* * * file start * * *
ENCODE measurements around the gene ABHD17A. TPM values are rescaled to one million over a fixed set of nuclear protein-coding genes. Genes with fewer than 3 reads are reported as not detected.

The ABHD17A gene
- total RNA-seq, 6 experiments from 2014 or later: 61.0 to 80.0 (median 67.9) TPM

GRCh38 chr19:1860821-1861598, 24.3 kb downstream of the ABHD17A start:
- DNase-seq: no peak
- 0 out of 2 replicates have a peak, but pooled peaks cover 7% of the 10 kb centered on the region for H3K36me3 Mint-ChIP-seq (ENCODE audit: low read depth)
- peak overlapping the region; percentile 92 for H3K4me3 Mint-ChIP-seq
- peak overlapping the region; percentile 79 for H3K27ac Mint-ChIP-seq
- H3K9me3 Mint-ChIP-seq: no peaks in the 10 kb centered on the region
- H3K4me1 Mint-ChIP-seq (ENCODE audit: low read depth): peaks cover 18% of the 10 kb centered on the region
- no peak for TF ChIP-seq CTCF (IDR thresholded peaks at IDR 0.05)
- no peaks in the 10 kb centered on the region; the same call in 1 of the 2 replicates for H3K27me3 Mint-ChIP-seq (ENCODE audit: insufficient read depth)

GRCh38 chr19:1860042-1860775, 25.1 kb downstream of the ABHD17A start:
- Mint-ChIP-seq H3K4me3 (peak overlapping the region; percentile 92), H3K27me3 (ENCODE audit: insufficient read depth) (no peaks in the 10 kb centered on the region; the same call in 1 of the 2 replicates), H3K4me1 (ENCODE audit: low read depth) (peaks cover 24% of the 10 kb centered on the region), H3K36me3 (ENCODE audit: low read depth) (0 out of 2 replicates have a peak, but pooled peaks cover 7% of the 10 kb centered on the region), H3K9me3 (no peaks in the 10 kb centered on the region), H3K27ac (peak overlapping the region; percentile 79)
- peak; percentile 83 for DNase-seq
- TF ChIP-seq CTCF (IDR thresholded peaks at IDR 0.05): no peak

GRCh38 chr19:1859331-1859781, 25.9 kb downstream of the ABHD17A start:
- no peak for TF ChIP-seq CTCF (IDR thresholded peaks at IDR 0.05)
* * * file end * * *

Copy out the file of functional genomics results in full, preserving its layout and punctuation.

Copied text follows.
ENCODE measurements around the gene ABHD17A. TPM values are rescaled to one million over a fixed set of nuclear protein-coding genes. Genes with fewer than 3 reads are reported as not detected.

The ABHD17A gene
- total RNA-seq, 6 experiments from 2014 or later: 61.0 to 80.0 (median 67.9) TPM

GRCh38 chr19:1860821-1861598, 24.3 kb downstream of the ABHD17A start:
- DNase-seq: no peak
- 0 out of 2 replicates have a peak, but pooled peaks cover 7% of the 10 kb centered on the region for H3K36me3 Mint-ChIP-seq (ENCODE audit: low read depth)
- peak overlapping the region; percentile 92 for H3K4me3 Mint-ChIP-seq
- peak overlapping the region; percentile 79 for H3K27ac Mint-ChIP-seq
- H3K9me3 Mint-ChIP-seq: no peaks in the 10 kb centered on the region
- H3K4me1 Mint-ChIP-seq (ENCODE audit: low read depth): peaks cover 18% of the 10 kb centered on the region
- no peak for TF ChIP-seq CTCF (IDR thresholded peaks at IDR 0.05)
- no peaks in the 10 kb centered on the region; the same call in 1 of the 2 replicates for H3K27me3 Mint-ChIP-seq (ENCODE audit: insufficient read depth)

GRCh38 chr19:1860042-1860775, 25.1 kb downstream of the ABHD17A start:
- Mint-ChIP-seq H3K4me3 (peak overlapping the region; percentile 92), H3K27me3 (ENCODE audit: insufficient read depth) (no peaks in the 10 kb centered on the region; the same call in 1 of the 2 replicates), H3K4me1 (ENCODE audit: low read depth) (peaks cover 24% of the 10 kb centered on the region), H3K36me3 (ENCODE audit: low read depth) (0 out of 2 replicates have a peak, but pooled peaks cover 7% of the 10 kb centered on the region), H3K9me3 (no peaks in the 10 kb centered on the region), H3K27ac (peak overlapping the region; percentile 79)
- peak; percentile 83 for DNase-seq
- TF ChIP-seq CTCF (IDR thresholded peaks at IDR 0.05): no peak

GRCh38 chr19:1859331-1859781, 25.9 kb downstream of the ABHD17A start:
- no peak for TF ChIP-seq CTCF (IDR thresholded peaks at IDR 0.05)